2004 Denver Annual Meeting (November 7–10, 2004)

Paper No. 5
Presentation Time: 2:30 PM


JOHNSON, Kenneth G., FILKORN, Harry F. and STECHESON, Mary, Department of Invertebrate Paleontology, Natural History Museum of Los Angeles County, 900 Exposition Boulevard, Los Angeles, CA 90007, KJohnson@nhm.org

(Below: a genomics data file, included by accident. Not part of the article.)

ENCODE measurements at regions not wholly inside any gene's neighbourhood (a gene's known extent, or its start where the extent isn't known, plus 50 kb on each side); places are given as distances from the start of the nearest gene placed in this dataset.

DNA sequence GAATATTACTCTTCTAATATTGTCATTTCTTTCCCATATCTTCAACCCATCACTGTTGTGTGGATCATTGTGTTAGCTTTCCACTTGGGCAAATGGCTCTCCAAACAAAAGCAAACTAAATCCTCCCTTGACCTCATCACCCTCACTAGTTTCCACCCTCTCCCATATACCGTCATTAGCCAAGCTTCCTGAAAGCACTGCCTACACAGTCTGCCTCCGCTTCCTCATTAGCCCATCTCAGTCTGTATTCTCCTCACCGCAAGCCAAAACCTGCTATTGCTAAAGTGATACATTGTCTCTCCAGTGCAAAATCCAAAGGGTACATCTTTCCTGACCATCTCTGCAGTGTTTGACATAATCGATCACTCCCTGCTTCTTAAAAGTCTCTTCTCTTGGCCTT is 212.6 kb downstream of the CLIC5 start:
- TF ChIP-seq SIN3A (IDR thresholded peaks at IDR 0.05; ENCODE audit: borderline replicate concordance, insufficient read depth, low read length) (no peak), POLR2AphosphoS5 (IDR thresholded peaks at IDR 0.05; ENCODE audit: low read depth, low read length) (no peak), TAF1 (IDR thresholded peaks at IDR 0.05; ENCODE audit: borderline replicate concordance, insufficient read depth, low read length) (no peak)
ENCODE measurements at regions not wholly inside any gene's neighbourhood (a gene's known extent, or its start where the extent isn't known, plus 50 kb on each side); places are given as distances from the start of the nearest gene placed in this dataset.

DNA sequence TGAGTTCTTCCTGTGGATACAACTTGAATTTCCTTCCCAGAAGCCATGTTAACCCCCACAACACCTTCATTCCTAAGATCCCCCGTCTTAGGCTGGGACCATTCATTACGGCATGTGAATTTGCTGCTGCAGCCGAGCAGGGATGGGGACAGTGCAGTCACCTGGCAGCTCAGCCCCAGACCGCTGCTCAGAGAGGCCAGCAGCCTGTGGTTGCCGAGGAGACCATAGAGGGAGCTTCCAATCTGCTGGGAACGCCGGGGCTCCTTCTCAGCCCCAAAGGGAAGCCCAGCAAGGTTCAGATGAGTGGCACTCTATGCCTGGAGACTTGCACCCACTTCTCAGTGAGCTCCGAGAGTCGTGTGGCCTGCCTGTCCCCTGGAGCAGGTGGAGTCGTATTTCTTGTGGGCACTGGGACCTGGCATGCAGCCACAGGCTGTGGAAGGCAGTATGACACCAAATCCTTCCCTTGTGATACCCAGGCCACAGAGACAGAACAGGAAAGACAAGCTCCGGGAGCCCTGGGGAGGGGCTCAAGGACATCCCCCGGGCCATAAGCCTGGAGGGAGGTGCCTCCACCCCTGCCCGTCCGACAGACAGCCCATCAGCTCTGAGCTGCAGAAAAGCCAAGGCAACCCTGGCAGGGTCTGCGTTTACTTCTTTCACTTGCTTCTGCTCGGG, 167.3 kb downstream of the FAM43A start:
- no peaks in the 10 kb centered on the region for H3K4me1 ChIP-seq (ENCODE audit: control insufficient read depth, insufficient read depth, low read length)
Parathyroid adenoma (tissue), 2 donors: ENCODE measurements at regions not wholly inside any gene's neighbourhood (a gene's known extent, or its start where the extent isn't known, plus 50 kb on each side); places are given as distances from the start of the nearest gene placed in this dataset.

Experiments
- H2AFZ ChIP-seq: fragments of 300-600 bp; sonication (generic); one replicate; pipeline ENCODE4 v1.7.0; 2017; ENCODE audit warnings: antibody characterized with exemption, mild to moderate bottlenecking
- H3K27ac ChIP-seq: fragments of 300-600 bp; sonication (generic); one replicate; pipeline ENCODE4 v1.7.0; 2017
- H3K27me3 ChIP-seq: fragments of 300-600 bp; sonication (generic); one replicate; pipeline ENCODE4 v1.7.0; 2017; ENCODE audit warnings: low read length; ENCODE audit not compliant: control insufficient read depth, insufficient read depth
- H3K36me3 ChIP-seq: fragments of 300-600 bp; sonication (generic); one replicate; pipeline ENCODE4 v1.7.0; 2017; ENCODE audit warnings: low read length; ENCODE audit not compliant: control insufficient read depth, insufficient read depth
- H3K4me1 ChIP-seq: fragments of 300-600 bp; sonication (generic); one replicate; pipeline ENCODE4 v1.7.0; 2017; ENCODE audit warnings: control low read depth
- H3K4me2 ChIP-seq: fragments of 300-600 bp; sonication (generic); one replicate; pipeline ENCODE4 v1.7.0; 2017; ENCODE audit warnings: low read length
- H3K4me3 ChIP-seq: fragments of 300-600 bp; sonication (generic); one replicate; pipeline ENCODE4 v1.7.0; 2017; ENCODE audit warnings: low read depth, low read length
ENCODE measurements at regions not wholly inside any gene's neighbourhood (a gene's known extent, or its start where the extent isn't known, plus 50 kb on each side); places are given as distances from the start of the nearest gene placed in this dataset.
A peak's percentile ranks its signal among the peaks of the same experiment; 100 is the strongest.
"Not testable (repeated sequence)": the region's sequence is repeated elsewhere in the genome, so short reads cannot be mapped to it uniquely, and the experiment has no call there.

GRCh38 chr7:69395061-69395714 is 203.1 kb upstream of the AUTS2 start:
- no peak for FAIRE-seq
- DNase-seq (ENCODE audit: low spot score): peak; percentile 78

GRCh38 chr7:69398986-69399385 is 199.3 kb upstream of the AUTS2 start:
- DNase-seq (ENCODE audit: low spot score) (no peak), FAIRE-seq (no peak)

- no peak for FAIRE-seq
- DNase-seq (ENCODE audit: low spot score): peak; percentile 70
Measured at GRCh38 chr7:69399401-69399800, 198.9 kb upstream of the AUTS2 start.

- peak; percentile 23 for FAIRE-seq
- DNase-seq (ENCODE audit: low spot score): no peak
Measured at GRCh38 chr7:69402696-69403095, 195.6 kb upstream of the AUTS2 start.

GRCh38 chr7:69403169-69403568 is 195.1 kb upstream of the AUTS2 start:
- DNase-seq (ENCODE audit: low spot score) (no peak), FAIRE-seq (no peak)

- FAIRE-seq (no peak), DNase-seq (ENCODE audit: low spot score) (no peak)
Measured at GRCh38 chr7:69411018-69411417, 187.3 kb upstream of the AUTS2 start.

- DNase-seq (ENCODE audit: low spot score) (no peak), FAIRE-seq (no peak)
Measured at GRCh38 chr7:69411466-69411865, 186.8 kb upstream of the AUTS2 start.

Museum collections are the foundation of paleontology, but because many natural history museums have small budgets and huge collections, museum scientists are challenged to make these critical data current and available to the public. Advances in information technology have revolutionized how museums collect and share information, making distributed collaboration using multi-tier web applications a possible solution to this challenge. In the Department of Invertebrate Paleontology at the Natural History Museum of Los Angeles County (LACMIP) we have developed such a database system using established web application protocols (http://ip.nhm.org/ipdatabase). This system presently contains information for over 30,000 fossil localities, 180,000 specimens (including over 10,000 type and figured specimens) as well as locality maps and specimen images when available. Users can view the database via a simple interface designed for any standards-compliant web browser. Registered users can also add information and update records as stratigraphic and taxonomic concepts change. The goal is to establish two-way communication between our database and a broad community of users wherein the museum shares its collections and information, and in return users contribute new data acquired in using the collections. The LACMIP system is designed so that information can be added but is never deleted, and contributors are credited by name. For example, specimen lots can be associated with multiple taxonomic determinations allowing for differences in taxonomic practice and opinion. As an initial step to building links with other systems, we have developed a simple interface whereby each locality, specimen lot, type specimen, and image in our system can be found at an easy-to-read web address. This alternate interface for browsing our database can be cited in online publications. Because our database can be structured as a collection of links, it can be searched using standard web search engines. As data exchange standards become accepted, such links can be used to create meta-databases that could become global networks of collections, taxonomic, stratigraphic, and publications databases.